Albums Reviewed

Category:  Music Reviews
Monday, January 16th, 2012 at 10:00 AM
Albums Reviewed  by Bieler-Speggen

The Roots / undun - 4.5/5

?uestlove and The Roots may be sitting comfortably in their current position at “Late Night With Jimmy Fallon,” but they prove that they’re still one of the hardest working bands in the business on “undun.” The Roots dive straight into new territory on their 11th studio album. “undun” revolves around the life and death of Redford Stephens as he tried to do his best surrounded by a rough urban neighborhood. The album starts with Redford’s death, moving in reverse up until the point where he was just “trying to tip the scale” his way. Sounding at once bleak yet sonically inviting, ?uestlove and the group manage to tell Redford’s tragic tale of hustling to survive without glorifying or vilifying  his life.  Instead, The Roots give us 40 minutes of excellent hip-hop storytelling.

Amy Winehouse / Lioness: Hidden Treasures - 3/5

Posthumous releases are tricky things. Often, the albums are chockfull of throwaway songs, with a few unreleased tracks to shamelessly woo fans still in mourning. Rarely, one stands on its own as an excellent album, such as Elliott Smith’s “New Moon.” “Lioness: Hidden Treasures” finds itself somewhere in the middle. Ranging from reworkings of older songs to material intended for an unrealized third album, “Lioness” provides 45 minutes of solid tracks. The problem with the album is that most of it doesn’t stand out. It’s always a pleasure to hear Amy Winehouse’s voice, but on “Lioness” she seems tamed, hushed away from the personality that made her a star. Where Winehouse used to command the listener’s attention with her bravado, “Lioness” seems to shy away from who she was at her best – a troubled, but supremely talented artist.

Dia Frampton / Red - 3.5/5

After finishing second on “The Voice,” Dia Frampton found herself with scores of new fans. Now with a more mainstream audience, Frampton released her first solo album away from her sister Meg. While more polished than her previous efforts in Meg & Dia, unsurprising given the various celebrity backing her new album received, “Red” stays true to Frampton’s roots. With enough sugary choruses to back up Frampton’s sweet voice, “Red” is accessible enough for mainstream pop fans, but has enough surprises to keep it interesting. Lyrically, Frampton delves into dark territory, singing about a close friend being molested as a child in “Good Boy” and her younger sister’s tough time around their feuding parents in “Isabella.” The album missteps when it’s too radio-friendly, like on Frampton’s duet with Blake Shelton, her vocal coach on “The Voice,” but “Red” still manages to please.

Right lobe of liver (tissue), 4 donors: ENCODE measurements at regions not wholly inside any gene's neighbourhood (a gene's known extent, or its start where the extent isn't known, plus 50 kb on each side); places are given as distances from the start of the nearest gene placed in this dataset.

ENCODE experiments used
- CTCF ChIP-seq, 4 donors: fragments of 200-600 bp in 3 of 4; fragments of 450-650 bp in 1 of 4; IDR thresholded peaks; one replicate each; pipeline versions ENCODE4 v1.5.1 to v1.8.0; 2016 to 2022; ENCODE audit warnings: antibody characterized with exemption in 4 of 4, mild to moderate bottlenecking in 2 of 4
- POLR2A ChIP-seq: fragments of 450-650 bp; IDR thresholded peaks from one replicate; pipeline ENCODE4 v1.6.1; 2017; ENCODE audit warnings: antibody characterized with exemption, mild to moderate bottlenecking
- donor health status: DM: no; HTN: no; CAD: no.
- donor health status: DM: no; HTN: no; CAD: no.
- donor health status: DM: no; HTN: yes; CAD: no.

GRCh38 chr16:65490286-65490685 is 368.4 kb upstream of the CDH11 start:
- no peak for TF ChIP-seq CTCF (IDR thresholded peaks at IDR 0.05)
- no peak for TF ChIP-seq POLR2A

Trent Reznor and Atticus Ross / The Girl with the Dragon Tattoo Soundtrack - 3/5

Give Reznor and Ross more time, they’ll give you more content. David Fincher learned this when he welcomed back the duo to compose the score to his latest film. Fincher first paired with them for the Academy-Award winning score for “The Social Network.” Before they produced little over an hour’s worth of material in limited time; now, they had 14 months, leading to a mammoth industrial landscape of over three hours of music. The score—as does the movie—opens with “Immigrant Song,” featuring Karen O searing against thick, chunky guitars. Reznor fans will rejoice over the rest of the album. It isn’t easy listening—just like Fincher’s movie isn’t easy watching. Like “The Splinter,” featuring swells of strings and haunting chimes, the album infects the listener with squirmy tension designed to keep us uncomfortably on the edge of our seats, and there we remain. For three hours.

Erie Reader: Vol. 4, No. 25
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CURRENT

The Republican field begins to take shape for 2016. When will we learn from our mistakes. 

The Senate confirms a surgeon general and lots, lots, of judges. 

The United Way and Home Team of Erie County host a memorial event for homeless in our region. 

Congress passed a spending bill, but at what cost?

Russia's buying gold to help ensure its financial future while the U.S. Senate passes a $1.1 trillion spending bill to get us through the end of the year. This and more, in case you missed it. 

IN THIS ISSUE

The Presque Isle Partnership is hosting Polar Fest on Sunday, Dec. 14, a winter version of Discover Presque Isle, if you will, featuring indoor and outdoor activities related to the winter season.

Music fans were in for a treat this past November when a long list of those loquacious lyricists showed off their musical chops at 814 Grinders: Hip-hop Pt. 1. The event was so good, in fact, that it will be getting a sequel Friday, Dec. 12 at The Beer Mug.

Wayward Tattoo Studio presents Arc Angels Toy Drive

PACA presents Every Christmas Story Ever Told (and then some!)

The Lake Erie Ballet will continue its holiday tradition this year with four productions of The Nutcracker at the Warner Theatre this December, including a pair of special events. 

Pittsburgh indie rockers return to Erie's Basement Transmissions.

The Station Dinner Theatre will celebrate its 25th Anniversary Holiday Musical event with Christmas Memories: A Christmas Carol

Martinis and blues go together just like peas and carrots. Confused? Read on.

Michigan-bred 'mericana badasses return to Erie Saturday, Dec. 19.

ECO showcases both new and old holiday music with its upcoming show.